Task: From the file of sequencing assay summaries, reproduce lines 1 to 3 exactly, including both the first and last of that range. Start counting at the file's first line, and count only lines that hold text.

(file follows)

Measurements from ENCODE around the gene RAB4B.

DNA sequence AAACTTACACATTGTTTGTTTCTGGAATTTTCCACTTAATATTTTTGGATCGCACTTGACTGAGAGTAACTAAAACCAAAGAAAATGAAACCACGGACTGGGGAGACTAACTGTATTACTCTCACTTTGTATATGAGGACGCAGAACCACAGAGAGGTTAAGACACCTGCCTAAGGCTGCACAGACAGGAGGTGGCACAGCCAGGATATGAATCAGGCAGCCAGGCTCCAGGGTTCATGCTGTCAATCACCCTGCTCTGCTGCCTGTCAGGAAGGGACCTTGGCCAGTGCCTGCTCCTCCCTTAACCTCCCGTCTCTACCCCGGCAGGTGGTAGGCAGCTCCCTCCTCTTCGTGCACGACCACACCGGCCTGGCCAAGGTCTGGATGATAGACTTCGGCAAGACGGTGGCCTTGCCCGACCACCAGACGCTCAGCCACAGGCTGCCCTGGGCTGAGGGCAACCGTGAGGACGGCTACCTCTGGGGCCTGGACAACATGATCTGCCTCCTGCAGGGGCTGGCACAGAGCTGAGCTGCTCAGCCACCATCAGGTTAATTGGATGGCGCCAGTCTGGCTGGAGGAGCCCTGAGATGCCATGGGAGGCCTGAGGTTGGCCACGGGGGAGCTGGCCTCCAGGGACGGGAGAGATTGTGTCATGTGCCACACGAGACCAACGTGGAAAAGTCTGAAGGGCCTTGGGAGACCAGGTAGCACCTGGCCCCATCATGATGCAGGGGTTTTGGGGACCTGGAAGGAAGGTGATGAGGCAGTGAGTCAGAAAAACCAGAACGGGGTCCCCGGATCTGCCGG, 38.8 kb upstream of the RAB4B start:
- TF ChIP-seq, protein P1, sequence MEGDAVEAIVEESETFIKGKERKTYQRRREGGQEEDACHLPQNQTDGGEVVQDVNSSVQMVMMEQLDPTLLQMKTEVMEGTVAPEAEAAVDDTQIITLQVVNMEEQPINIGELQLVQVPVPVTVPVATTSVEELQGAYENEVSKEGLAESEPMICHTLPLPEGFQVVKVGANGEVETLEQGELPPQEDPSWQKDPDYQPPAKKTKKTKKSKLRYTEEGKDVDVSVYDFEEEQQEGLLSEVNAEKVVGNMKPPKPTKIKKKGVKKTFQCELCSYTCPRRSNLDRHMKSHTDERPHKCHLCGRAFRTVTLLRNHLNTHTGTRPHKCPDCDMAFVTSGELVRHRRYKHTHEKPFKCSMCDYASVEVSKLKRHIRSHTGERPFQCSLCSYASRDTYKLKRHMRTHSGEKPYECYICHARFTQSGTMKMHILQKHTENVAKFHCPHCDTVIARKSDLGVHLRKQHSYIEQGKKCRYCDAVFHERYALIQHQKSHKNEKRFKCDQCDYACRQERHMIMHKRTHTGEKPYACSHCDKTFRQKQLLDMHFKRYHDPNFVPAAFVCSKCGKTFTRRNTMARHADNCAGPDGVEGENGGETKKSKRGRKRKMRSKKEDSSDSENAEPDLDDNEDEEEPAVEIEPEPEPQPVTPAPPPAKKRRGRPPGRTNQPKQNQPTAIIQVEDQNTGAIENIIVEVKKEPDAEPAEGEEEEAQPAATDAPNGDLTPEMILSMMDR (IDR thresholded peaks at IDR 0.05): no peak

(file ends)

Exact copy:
Measurements from ENCODE around the gene RAB4B.

DNA sequence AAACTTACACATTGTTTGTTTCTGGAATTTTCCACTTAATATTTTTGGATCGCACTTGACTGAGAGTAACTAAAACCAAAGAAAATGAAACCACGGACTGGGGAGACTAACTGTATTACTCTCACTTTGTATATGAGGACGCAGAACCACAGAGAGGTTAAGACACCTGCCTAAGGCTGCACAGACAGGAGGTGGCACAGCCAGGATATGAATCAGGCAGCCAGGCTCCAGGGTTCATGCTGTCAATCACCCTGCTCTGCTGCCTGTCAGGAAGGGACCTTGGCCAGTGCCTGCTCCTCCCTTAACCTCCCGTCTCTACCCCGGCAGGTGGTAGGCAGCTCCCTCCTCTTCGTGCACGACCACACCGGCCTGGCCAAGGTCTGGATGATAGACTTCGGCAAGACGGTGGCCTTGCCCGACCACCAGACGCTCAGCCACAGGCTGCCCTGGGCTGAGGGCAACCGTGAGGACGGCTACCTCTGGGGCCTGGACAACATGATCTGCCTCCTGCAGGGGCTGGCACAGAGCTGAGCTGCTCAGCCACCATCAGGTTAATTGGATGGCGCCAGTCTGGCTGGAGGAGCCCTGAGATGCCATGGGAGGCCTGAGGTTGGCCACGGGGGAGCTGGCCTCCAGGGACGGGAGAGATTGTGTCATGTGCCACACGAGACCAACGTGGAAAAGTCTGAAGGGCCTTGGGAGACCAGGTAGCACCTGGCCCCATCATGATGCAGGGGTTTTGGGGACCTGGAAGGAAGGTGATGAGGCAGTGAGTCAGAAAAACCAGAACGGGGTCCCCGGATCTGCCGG, 38.8 kb upstream of the RAB4B start:
- TF ChIP-seq, protein P1, sequence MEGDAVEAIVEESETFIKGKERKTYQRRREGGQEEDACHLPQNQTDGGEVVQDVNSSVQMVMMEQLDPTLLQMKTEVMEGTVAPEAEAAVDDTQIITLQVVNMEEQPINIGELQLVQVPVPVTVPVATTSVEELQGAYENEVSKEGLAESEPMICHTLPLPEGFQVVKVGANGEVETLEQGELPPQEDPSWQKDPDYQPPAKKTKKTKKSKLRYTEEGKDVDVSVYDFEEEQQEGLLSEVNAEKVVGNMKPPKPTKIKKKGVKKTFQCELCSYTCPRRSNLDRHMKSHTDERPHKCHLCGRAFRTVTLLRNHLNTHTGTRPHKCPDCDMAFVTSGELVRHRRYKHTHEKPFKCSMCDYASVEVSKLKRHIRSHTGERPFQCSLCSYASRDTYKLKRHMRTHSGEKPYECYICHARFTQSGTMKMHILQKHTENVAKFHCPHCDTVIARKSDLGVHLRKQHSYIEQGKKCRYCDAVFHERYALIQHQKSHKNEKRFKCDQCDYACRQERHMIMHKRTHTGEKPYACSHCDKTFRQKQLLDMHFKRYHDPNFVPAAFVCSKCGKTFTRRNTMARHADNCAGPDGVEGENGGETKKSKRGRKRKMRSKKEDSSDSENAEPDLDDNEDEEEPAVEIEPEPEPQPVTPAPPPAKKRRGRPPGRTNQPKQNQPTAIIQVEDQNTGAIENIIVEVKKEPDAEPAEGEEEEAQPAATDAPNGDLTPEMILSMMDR (IDR thresholded peaks at IDR 0.05): no peak